Open Access and Digital Copyright

Georgia K. Harper

part of Implementing an Institutional Repository: 2009 Midwinter Symposium

Abstract: The fundamental concerns about intellectual property for open access institutional repositories are not about who owns what rights, or who can do what with them, or what you have to require contributors to give you to be sure you’ve got the rights you need to provide open access to their works. Those guidelines are readily learned and applied. The copyright conundrum for open access is more basic than this: Is it appropriate, is it even necessary, to rely on the one economic mechanism that copyright law enables, that is artificial scarcity and monopoly pricing, in an era when people all over the world could quickly know about current research results through the Web, but for the fact that the publishing industry’s business model passes on the costs to create and deliver the research results to the reader?

For more than 200 years copyright law has enabled, and publishers have depended on, the mechanism of state-granted monopoly, "creating artificial scarcity" to give publishers a period of time during which they can charge higher prices than the market would otherwise dictate and recover their costs of publishing plus a profit in most cases. But in this era of instant access to digital creative works, and easy, world-wide distribution for almost no cost for the reader beyond the cost of personal infrastructure to receive them (computers, internet access and electricity) the monopolistic mechanism of "artificial scarcity" turns what is one of the most important, most critical advantages of the digital world into something to be fought tooth and nail. This is a huge problem for publishers, but the solution to the problem is not legal — it’s not tougher, longer and more restrictive copyright law. The solution lies in finding satisfactory business models that can fund the creation of works, still a costly undertaking, without disabling, that is, without sacrificing, the digital benefit of relatively free distribution to anyone and everyone who might desire to access it.

Everyone in this room knows this. But what we may not realize is that if in fact it is not just possible but profitable to create and disseminate digital research results (or any creative digital work for that matter) without relying on the mechanism copyright enables, that is, monopoly pricing through artificial scarcity (restrictions on copying), do publishers and authors really need that digital monopoly? Do its costs outweigh its benefits in the coming world of ubiquitous repositories providing ubiquitous open access?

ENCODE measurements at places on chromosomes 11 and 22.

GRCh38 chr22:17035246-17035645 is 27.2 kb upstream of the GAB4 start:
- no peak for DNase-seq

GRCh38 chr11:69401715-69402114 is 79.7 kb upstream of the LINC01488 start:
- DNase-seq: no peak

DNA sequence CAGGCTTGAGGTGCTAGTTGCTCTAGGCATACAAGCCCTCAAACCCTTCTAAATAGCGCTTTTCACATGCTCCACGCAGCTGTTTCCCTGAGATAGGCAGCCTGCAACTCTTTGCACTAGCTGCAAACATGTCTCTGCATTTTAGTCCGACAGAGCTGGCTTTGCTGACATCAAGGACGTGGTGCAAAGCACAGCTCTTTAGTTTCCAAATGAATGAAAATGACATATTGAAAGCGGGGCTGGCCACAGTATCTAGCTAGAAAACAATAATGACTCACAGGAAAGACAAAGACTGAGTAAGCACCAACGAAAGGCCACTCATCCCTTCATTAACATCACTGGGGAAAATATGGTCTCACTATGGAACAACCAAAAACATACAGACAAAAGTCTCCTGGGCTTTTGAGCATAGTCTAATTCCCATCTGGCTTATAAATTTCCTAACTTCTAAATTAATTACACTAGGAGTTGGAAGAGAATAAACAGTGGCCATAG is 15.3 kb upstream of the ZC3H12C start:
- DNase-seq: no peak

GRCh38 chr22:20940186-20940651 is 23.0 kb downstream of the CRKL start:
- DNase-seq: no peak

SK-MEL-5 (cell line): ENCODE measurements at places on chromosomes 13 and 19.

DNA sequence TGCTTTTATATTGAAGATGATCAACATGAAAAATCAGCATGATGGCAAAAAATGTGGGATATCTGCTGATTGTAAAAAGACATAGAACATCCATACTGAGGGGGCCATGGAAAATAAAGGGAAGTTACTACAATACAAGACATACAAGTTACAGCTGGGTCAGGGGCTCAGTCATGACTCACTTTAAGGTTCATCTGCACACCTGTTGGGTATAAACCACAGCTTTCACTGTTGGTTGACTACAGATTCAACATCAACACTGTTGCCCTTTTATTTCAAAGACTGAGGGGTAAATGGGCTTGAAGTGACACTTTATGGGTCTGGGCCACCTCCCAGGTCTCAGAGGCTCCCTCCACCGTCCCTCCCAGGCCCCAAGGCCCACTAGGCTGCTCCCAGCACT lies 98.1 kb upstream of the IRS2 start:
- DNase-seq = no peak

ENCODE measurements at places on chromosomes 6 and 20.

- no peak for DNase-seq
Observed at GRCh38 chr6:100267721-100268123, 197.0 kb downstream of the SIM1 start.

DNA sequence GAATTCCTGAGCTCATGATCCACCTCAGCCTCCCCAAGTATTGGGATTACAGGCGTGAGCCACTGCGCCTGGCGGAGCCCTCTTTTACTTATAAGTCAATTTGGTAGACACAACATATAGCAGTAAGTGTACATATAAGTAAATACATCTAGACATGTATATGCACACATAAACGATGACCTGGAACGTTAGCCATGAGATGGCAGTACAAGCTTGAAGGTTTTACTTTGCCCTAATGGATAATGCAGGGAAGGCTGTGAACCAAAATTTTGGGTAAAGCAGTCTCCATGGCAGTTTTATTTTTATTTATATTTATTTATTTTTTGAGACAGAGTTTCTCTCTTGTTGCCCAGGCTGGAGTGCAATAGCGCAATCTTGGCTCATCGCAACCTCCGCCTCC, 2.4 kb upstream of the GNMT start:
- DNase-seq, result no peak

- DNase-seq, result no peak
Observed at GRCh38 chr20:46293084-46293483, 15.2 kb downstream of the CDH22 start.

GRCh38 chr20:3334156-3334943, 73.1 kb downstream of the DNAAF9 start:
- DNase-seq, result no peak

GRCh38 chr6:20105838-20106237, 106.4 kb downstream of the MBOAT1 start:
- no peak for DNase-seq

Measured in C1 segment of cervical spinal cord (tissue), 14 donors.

Georgia K. Harper is the Scholarly Communications Advisor for the University of Texas at Austin Libraries, where she focuses on issues of digital access. She was Senior Attorney and manager of the Intellectual Property Section of the Office of General Counsel for the University of Texas System until August 2006, and currently represents the Office of General Counsel as outside counsel for copyright.

She is author of the online publication, The Copyright Crash Course, that provides guidance to university faculty, students and staff concerning a wide range of copyright issues and is freely accessible to all universities and colleges.

She has conducted local, state, regional and national workshops and seminars on copyright issues and has been an advisor to the Council on Library and Information Resources, the Association of Research Libraries, the Association of American Universities, and the National Association of State Universities and Land Grant Colleges and the American Council on Education. She was named a fellow of the National Association of College and University Attorneys in June 2001. Her C.V. provides more information.

Ms. Harper graduated with High Honors from the University of Texas at Austin with a B.S. in Education and with Honors from the University of Texas at Austin's Law School with a J.D. degree. She is currently pursuing a Ph.D. from the University of Texas at Austin, in Information Studies. Her academic and career goals, research interests, and how those relate to copyright law and the Crash Course, are detailed more fully in Georgia Harper -- The third career, but who's counting, and on her personal blog, Lifelong learning: The third degree.